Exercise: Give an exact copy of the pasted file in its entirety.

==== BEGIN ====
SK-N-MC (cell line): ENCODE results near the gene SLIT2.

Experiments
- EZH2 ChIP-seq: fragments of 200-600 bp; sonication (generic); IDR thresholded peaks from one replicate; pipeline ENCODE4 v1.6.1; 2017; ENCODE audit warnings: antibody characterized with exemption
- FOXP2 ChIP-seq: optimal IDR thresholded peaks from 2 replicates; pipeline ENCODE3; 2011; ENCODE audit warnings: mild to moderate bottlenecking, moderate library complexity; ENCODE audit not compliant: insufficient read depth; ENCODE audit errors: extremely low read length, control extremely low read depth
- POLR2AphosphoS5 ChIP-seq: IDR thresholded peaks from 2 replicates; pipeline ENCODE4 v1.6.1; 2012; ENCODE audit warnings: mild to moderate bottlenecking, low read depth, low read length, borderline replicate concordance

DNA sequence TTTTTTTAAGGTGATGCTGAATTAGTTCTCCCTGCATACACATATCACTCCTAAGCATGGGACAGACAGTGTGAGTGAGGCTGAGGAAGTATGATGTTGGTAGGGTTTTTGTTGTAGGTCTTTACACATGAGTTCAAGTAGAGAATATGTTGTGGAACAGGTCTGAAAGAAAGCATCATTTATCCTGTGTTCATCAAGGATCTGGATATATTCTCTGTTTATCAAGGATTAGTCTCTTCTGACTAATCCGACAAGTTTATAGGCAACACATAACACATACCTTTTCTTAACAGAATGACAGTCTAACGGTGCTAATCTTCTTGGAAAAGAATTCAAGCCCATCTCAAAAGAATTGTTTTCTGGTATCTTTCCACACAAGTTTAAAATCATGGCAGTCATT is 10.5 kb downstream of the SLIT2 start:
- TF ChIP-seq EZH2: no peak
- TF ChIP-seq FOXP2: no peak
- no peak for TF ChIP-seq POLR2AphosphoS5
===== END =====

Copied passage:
SK-N-MC (cell line): ENCODE results near the gene SLIT2.

Experiments
- EZH2 ChIP-seq: fragments of 200-600 bp; sonication (generic); IDR thresholded peaks from one replicate; pipeline ENCODE4 v1.6.1; 2017; ENCODE audit warnings: antibody characterized with exemption
- FOXP2 ChIP-seq: optimal IDR thresholded peaks from 2 replicates; pipeline ENCODE3; 2011; ENCODE audit warnings: mild to moderate bottlenecking, moderate library complexity; ENCODE audit not compliant: insufficient read depth; ENCODE audit errors: extremely low read length, control extremely low read depth
- POLR2AphosphoS5 ChIP-seq: IDR thresholded peaks from 2 replicates; pipeline ENCODE4 v1.6.1; 2012; ENCODE audit warnings: mild to moderate bottlenecking, low read depth, low read length, borderline replicate concordance

DNA sequence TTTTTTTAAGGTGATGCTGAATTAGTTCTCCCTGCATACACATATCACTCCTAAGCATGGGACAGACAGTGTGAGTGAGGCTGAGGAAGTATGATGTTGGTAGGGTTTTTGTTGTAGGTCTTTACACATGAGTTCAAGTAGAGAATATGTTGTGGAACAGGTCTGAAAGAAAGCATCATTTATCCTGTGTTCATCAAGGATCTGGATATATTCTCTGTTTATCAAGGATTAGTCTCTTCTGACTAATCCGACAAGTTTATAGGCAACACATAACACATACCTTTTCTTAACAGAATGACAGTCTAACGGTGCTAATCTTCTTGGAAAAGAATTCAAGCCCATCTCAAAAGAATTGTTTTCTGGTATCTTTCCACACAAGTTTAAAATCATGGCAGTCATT is 10.5 kb downstream of the SLIT2 start:
- TF ChIP-seq EZH2: no peak
- TF ChIP-seq FOXP2: no peak
- no peak for TF ChIP-seq POLR2AphosphoS5